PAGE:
Members of the First Peoples of T&T are considering advocating for a permanent public holiday.
Speaking at a re-internment ceremony for the remains of approximately 60 of the country’s First Peoples at Red House in Port-of-Spain, on Saturday, Chief of the Santa Rosa First Peoples Community Ricardo Bharath-Hernandez claimed that his members have been considering calling for the holiday after a one-off one was granted on October 14, 2017.
Bharath-Hernandez explained that his community was initially against an annual observance as they felt that there were already too many public holidays in T&T.
“We did not want a holiday for people to have leisure and not participate in the indigenous celebrations and observances,” Bharath-Hernandez said, as he claimed that his members’ perspective has slowly evolved.
Stating that the location, which serves as the home of the country’s Parliament, became sacred with the discovery of the remains during initial restoration work on the building, in 2013, Bharath-Hernandez called on Parliamentarians to continue to respect the rights of the country’s indigenous peoples going forward.
“You sit on the remains of our ancestors. Now they have awakened, we must always be conscious of how we treat with our indigenous peoples,”
He also sought to address detractors, whom he said claimed that Saturday’s ceremony was unimportant and insignificant.
“Just like most of us treat our dead with respect, and use the appropriate traditions, we feel very strongly that the remains of our ancestors should be respected and treated likewise,” Bharath-Hernandez said.
He also thanked the Government for honouring its commitment to facilitate the ceremony and erect a monument at the site.
“The re-internment of these human remains has provided a sense of peace, shelter, and security for the First Peoples. At the same time, it has opened a door of opportunity for our challenges and needs to be expressed,” Bharath-Hernandez said.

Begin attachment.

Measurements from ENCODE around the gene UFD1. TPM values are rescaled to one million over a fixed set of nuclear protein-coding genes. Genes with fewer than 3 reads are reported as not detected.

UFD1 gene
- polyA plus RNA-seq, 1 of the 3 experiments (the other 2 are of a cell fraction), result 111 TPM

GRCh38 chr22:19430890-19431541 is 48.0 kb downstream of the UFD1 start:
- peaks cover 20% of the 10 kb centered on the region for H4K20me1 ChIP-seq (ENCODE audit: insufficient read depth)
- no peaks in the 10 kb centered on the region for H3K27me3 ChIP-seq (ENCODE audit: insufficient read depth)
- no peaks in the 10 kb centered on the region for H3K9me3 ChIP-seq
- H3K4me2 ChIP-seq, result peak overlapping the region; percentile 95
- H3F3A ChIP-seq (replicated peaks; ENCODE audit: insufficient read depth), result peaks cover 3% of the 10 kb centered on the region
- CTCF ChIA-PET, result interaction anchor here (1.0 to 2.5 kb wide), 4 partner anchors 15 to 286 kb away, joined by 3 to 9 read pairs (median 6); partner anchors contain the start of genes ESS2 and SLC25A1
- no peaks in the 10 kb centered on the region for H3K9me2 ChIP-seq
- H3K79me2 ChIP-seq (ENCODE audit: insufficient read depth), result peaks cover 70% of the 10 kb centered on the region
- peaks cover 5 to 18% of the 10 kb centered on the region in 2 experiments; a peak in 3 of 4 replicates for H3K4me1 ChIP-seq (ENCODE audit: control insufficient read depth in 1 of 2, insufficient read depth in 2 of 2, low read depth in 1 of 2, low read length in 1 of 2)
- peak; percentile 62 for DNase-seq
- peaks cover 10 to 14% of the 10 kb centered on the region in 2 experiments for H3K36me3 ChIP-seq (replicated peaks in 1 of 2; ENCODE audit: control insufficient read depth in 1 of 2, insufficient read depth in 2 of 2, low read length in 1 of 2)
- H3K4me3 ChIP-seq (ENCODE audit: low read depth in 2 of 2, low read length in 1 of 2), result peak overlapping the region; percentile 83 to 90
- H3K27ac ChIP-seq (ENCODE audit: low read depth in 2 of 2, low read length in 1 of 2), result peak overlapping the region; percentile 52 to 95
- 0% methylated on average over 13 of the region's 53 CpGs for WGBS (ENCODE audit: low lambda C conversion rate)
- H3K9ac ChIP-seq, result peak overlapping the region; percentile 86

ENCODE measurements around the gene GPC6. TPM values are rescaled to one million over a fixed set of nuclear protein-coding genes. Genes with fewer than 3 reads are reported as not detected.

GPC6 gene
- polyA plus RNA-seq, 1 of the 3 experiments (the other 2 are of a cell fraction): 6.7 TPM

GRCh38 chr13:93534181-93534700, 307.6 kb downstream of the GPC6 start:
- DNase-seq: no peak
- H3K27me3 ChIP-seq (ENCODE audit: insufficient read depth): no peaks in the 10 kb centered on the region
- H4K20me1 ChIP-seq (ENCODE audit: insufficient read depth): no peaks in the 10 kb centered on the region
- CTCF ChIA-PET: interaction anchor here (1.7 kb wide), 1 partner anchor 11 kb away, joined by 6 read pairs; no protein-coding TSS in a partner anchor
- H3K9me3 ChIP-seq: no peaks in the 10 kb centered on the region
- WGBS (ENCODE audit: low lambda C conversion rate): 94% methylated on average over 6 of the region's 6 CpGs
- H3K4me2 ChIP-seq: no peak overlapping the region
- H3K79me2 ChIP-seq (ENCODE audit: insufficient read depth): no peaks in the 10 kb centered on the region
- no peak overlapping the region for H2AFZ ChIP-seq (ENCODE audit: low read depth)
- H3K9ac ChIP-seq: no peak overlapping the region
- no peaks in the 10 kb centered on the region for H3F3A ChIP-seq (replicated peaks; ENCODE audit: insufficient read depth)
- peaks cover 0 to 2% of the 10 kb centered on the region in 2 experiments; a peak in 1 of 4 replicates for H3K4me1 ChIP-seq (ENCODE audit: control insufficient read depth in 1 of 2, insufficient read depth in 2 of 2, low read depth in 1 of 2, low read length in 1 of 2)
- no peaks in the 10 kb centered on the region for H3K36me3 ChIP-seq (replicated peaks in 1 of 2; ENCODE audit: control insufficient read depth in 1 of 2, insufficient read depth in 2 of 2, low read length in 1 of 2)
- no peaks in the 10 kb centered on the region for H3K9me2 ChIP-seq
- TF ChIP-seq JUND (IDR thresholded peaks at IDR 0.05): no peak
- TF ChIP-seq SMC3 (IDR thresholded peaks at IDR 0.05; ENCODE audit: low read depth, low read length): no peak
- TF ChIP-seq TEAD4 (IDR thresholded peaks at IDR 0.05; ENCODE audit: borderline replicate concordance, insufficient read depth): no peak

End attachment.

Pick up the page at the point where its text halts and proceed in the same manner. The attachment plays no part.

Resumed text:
In her address at the ceremony, Minister of Community Development, Culture and the Arts Dr Nyan Gadsby-Dolly said that the ceremony was an important part of honouring the contribution made by the First Peoples to the development of T&T.
She noted that the site where the remains were found had been carefully excavated by a team of archaeologists.
“Respecting and honouring the traditions of our indigenous peoples is central to protecting and preserving our heritage as a people,” Gadsby-Dolly said.
Also in attendance at the ceremony was Speaker of the House of Representatives Brigid Annisette-George, Agriculture Minister Clarence Rambharat, Congress of the People political leader Carolyn Seepersad-Bachan, Inter-Religious Organisation (IRO) president Canon Knolly Clarke and representatives of indigenous organisations from Venezuela, Guyana, Suriname, and Dominica.
Since restoration work on the Red House began in 2011, Parliament has been temporarily relocated to the International Waterfront Centre at Wrightson Road.
The work, which has cost an estimated $441 million, is expected to be completed later this year, with the building set to be officially reopened in January next year.